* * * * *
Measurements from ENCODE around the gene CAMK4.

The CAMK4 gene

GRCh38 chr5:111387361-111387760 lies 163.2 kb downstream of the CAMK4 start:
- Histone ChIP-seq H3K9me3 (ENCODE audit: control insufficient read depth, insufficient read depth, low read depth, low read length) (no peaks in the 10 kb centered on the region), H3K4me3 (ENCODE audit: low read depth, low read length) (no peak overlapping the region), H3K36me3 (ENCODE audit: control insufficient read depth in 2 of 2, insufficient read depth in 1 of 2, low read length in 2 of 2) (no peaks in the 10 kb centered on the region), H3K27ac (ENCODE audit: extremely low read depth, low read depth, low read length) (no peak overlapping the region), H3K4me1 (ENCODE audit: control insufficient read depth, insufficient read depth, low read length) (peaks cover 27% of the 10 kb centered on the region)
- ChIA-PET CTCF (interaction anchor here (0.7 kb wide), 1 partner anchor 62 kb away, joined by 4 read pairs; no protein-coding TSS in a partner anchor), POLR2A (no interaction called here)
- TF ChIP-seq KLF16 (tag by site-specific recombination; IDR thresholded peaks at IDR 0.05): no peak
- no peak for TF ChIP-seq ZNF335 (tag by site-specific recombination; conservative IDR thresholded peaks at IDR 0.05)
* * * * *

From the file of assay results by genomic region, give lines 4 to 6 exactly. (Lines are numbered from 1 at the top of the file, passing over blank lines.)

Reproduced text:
- Histone ChIP-seq H3K9me3 (ENCODE audit: control insufficient read depth, insufficient read depth, low read depth, low read length) (no peaks in the 10 kb centered on the region), H3K4me3 (ENCODE audit: low read depth, low read length) (no peak overlapping the region), H3K36me3 (ENCODE audit: control insufficient read depth in 2 of 2, insufficient read depth in 1 of 2, low read length in 2 of 2) (no peaks in the 10 kb centered on the region), H3K27ac (ENCODE audit: extremely low read depth, low read depth, low read length) (no peak overlapping the region), H3K4me1 (ENCODE audit: control insufficient read depth, insufficient read depth, low read length) (peaks cover 27% of the 10 kb centered on the region)
- ChIA-PET CTCF (interaction anchor here (0.7 kb wide), 1 partner anchor 62 kb away, joined by 4 read pairs; no protein-coding TSS in a partner anchor), POLR2A (no interaction called here)
- TF ChIP-seq KLF16 (tag by site-specific recombination; IDR thresholded peaks at IDR 0.05): no peak